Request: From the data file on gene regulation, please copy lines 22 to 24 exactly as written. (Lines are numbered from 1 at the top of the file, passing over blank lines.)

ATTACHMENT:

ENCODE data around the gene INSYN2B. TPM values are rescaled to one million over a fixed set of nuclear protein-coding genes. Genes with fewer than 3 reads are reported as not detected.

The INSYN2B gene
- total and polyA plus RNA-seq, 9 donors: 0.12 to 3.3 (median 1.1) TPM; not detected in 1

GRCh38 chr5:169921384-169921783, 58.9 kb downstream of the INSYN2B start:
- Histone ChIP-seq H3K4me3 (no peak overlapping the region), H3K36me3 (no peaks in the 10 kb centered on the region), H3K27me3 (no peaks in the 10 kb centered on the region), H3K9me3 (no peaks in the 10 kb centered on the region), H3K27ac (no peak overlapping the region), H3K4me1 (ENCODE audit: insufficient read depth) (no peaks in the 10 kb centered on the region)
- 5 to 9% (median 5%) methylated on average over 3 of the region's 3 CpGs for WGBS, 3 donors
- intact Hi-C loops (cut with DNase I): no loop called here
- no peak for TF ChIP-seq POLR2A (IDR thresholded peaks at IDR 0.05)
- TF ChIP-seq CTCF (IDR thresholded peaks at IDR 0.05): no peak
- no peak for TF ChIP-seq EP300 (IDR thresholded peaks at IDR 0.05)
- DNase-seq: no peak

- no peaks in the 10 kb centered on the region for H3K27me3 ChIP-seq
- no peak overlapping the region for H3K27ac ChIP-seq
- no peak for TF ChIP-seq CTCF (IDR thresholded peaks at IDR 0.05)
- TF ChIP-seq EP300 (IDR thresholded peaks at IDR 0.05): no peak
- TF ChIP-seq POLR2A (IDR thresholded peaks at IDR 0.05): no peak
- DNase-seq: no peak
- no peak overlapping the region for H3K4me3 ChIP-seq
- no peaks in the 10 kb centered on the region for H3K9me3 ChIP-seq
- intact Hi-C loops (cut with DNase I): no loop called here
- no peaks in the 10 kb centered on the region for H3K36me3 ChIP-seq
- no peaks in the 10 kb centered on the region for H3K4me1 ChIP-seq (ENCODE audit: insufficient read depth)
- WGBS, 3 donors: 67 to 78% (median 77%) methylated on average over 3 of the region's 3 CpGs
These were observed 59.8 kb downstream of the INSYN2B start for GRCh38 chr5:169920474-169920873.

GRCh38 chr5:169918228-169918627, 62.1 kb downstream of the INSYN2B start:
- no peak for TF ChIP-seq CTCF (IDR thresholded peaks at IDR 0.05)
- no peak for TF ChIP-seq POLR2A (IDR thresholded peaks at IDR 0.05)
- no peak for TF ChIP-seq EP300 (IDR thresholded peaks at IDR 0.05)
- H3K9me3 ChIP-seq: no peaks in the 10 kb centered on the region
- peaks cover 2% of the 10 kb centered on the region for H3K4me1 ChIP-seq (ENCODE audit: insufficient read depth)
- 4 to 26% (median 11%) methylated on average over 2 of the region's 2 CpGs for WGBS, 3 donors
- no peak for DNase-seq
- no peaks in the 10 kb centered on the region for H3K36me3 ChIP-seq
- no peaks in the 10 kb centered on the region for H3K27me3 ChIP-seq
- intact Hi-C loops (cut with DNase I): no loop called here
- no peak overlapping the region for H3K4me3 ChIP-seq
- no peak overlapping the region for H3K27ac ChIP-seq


- no peaks in the 10 kb centered on the region for H3K4me1 ChIP-seq (ENCODE audit: insufficient read depth)
- WGBS, 3 donors: 67 to 78% (median 77%) methylated on average over 3 of the region's 3 CpGs
These were observed 59.8 kb downstream of the INSYN2B start for GRCh38 chr5:169920474-169920873.